How does a band keep things fresh after nine albums? For Foo Fighters, it’s been production gimmicks; In Your Honour was a half-electric/half-acoustic double album, Wasting Light was a back-to-basics album recorded in Dave Grohl’s garage and each of Sonic Highways’ tracks was recorded in a different American city… So, what’s the twist with the new album? There isn’t one. And to be honest, at this stage that almost feels a gimmick in itself.
On Concrete and Gold, Foo Fighters play things straight and that’s a good thing. It’s a focused set of ten rock songs (plus a one-minute intro track) and features some of the band’s best song-writing in a while. It’s also the heaviest album the band have put out in a while too – demonstrated pretty clearly by lead single ‘Run’. Structurally, the track is Foo-by-the-numbers, using the same quiet then loud structure as many of their biggest hits (see: ‘The Pretender’ and ‘All My Life’). It’s also straightforward lyrically, with Dave Grohl calling for the listener to start living their life the way they want to. It’s not the most original song as far as Foo Fighters go, but it’s still good. It doesn’t try to be anything more than a great rock song and it definitely succeeds at being that.
The first half of the album is filled with heavy tracks like ‘Run’, with Grohl busting out some screaming vocals on pretty much every song up until the more laid-back ‘Dirty Water’. Both ‘Make It Right’ and ‘La Dee Da’ are solid, with the former having a particular classic rock swagger to it, but ‘The Sky Is A Neighborhood’ is the real highlight from Concrete and Gold’s first half. The lyrics are pretty goofy – the way that Dave Grohl’s often are – but they’re endearingly goofy. I especially love the image of the song’s protagonist ‘banging on the ceiling’ telling Heaven to ‘keep it down’. Sung by pretty much anyone else, I doubt the song would work, but Grohl really sells it.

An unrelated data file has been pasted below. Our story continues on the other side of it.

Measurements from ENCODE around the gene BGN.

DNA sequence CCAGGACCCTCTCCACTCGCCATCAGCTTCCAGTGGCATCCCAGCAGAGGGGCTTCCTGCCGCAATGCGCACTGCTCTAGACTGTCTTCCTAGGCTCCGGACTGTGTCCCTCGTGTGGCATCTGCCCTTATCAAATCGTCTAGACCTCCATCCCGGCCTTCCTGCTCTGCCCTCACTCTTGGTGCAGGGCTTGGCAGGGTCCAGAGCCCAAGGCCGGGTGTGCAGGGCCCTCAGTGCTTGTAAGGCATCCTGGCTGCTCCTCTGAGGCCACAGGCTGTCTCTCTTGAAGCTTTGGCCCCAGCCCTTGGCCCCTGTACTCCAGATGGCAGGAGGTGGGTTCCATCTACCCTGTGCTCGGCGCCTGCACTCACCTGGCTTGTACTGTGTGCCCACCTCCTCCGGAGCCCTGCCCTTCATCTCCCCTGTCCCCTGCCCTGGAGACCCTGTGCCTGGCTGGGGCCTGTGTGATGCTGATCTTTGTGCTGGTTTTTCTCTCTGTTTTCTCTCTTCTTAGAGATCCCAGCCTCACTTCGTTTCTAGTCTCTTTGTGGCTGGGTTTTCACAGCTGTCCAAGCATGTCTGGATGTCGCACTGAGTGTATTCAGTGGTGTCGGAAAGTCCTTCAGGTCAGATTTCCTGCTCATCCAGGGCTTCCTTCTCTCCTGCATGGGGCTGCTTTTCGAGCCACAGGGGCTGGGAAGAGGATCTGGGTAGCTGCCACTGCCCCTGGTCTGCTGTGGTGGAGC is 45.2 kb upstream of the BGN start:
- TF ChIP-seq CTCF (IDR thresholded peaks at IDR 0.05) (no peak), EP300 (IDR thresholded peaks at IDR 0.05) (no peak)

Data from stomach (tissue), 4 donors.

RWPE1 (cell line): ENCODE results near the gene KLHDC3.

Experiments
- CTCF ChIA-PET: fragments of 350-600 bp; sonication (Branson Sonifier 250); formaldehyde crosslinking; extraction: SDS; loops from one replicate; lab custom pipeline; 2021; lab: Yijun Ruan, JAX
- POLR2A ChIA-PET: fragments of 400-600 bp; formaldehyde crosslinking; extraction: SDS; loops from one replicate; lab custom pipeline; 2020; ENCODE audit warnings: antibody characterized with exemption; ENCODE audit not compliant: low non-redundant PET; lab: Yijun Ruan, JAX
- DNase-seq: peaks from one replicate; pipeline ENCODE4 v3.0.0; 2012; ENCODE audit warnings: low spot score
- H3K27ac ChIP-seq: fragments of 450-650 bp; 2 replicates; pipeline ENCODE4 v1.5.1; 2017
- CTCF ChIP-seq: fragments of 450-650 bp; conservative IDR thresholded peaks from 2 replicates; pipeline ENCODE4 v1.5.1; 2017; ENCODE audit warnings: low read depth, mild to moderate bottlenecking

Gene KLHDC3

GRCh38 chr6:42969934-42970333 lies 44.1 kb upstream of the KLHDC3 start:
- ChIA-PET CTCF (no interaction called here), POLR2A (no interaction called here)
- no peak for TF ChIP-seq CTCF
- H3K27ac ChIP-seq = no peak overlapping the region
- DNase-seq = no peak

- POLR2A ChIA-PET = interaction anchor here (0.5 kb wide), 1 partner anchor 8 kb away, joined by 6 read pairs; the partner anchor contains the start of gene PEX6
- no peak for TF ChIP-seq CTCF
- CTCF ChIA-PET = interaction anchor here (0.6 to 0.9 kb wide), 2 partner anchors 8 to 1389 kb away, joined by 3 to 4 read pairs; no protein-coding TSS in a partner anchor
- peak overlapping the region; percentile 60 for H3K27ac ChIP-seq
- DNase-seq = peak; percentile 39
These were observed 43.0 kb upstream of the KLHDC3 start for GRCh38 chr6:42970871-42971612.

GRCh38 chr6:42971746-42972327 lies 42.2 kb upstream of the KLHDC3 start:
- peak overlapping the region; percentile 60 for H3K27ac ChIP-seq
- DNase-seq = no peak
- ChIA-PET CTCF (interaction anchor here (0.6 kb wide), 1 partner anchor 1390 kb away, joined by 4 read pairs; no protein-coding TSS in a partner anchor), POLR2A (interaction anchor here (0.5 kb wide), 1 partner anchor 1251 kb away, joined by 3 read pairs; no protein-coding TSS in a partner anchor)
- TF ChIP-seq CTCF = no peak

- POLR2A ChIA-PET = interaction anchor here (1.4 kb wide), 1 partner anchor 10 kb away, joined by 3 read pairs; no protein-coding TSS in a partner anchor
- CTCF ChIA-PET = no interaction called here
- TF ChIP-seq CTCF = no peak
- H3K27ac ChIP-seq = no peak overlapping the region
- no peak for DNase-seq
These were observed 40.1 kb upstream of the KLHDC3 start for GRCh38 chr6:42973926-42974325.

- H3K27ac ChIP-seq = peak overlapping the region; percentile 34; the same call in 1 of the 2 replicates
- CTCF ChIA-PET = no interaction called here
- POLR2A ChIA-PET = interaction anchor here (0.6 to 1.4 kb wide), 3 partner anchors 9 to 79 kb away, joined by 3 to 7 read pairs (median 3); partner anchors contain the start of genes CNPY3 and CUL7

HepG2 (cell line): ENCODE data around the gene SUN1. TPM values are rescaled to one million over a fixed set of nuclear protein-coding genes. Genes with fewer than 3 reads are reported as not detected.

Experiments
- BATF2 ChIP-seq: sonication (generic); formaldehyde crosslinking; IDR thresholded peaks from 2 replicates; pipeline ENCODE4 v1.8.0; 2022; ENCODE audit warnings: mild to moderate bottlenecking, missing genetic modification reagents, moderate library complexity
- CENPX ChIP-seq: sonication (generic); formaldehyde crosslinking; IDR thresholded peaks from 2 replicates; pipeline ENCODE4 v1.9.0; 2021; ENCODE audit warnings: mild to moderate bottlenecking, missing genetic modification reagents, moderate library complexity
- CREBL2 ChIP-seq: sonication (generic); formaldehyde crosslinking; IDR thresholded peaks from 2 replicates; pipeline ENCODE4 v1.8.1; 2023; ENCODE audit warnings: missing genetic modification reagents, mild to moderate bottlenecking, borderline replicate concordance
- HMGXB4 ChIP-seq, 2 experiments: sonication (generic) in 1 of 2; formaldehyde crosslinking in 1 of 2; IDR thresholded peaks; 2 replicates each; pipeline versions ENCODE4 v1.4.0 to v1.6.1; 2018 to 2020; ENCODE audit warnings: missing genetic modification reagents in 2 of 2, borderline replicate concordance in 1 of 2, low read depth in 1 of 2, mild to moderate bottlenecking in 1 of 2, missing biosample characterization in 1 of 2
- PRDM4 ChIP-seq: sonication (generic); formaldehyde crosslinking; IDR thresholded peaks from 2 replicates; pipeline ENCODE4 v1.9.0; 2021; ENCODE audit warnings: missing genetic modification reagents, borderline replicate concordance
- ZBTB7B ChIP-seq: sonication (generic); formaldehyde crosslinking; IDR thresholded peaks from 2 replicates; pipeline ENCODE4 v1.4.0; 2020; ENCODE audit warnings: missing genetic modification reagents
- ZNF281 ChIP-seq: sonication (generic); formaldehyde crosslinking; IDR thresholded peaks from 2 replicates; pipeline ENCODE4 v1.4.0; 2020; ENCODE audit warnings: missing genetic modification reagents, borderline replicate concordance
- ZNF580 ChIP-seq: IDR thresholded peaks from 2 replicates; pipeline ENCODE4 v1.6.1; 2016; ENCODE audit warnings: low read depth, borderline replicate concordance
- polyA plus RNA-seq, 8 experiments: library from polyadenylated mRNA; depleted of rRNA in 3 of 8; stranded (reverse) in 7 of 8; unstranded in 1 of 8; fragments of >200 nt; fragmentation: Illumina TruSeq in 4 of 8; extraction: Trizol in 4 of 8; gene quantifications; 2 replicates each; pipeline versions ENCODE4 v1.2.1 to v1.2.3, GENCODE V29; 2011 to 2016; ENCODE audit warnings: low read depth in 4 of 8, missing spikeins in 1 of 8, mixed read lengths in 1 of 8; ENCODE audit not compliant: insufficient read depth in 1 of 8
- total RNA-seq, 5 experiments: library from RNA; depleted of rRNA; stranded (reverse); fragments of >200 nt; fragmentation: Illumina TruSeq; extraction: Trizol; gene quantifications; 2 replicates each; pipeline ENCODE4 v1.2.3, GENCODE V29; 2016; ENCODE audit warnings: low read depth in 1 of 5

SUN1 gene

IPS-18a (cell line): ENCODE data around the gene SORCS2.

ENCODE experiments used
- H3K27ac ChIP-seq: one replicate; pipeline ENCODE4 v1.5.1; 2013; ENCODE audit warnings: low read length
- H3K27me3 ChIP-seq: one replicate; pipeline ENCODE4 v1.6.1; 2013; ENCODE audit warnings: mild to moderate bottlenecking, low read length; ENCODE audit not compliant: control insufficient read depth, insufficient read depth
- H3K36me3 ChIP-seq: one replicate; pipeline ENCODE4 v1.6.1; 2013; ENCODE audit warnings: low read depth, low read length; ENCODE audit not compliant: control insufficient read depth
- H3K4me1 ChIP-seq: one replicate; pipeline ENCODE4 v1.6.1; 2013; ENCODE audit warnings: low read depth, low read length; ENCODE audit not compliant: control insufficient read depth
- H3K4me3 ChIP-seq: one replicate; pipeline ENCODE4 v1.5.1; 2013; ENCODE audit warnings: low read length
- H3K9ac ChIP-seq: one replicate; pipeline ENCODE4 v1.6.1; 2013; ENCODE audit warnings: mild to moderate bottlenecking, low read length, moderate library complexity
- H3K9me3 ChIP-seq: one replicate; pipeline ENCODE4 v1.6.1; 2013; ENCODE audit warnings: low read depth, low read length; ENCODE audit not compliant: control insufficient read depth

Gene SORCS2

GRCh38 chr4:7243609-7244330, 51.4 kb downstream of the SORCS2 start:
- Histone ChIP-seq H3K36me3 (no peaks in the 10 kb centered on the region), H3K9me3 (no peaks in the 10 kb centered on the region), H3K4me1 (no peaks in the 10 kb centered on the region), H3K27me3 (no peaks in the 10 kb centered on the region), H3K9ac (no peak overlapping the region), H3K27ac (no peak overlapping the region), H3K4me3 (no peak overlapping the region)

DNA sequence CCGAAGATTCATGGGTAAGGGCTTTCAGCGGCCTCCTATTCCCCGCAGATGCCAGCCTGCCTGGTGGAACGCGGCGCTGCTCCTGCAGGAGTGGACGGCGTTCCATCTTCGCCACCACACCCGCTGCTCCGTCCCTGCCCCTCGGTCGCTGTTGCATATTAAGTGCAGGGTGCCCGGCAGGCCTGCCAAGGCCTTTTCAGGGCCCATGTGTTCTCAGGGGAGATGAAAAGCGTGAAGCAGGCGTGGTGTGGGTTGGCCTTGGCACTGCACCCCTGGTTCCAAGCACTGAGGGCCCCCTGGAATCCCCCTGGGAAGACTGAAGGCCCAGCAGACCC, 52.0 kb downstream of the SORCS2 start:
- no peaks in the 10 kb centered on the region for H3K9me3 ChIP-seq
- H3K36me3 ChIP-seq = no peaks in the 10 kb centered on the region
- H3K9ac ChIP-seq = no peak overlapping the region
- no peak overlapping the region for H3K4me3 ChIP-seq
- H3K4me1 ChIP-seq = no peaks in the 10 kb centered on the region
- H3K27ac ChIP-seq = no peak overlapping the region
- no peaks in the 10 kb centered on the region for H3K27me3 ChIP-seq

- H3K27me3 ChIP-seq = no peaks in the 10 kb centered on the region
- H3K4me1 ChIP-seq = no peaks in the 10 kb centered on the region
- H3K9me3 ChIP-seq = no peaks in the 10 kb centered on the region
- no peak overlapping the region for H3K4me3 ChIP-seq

Another album highlight is ‘Happy Ever After (Zero Hours)’. The song is a complete opposite to ‘Run’, both in terms of sound and lyrics. It’s filled with soft acoustic instrumentation – including a low-key bit of harmonica and violin – and shows that the band are just as good at the quiet moments as they are the loud ones. While ‘Run’ felt like a call to action (‘Run for your life’), ‘Happy Ever After’ feels incredibly defeatist, focusing on someone who’s stuck in a rut in their life, passing their time ‘counting shadows on the wall’ waiting for zero hour. The band also refrain from a big heavy finish – like the one on the album’s other quiet track, ‘Dirty Water’ – which I’m thankful for.
The two songs that follow on from it, unfortunately, are easily Concrete and Gold’s weakest tracks. ‘Sunday Rain’ is bland, with the lyrics sounding like they were thrown together in a few minutes. The only interesting thing the track has going for it is the fact that Paul McCartney is playing the drums (though it’s not something you’d exactly notice when listening to it…) ‘The Line’ suffers from sounding like just about every other Foo Fighters song out there, having very little to make it stand out. It’s not outright bad – nothing on Concrete and Gold is – but it’s just so incredibly middling.
After ‘The Line’, the album abruptly transitions into its closing title track, which might just be its best moment. For a band that doesn’t bother with experimentation too much, ‘Concrete and Gold’ doesn’t sound like any other track that Foo Fighters have put out, having a clear Pink Floyd influence. The combination of the hazy reverb-drenched guitars and the choir-like backing vocals on the chorus really give it a unique edge. My only issue with the track is that it could have easily been a few minutes longer. In the end, it does a great job of rounding off another solid outing from Foo Fighters. Concrete and Gold proves that the band don’t need production gimmicks to make a good album, just good songs.
Best Tracks: ‘The Sky Is A Neighborhood’, ‘Happy Ever After (Zero Hours)’, ‘Concrete and Gold’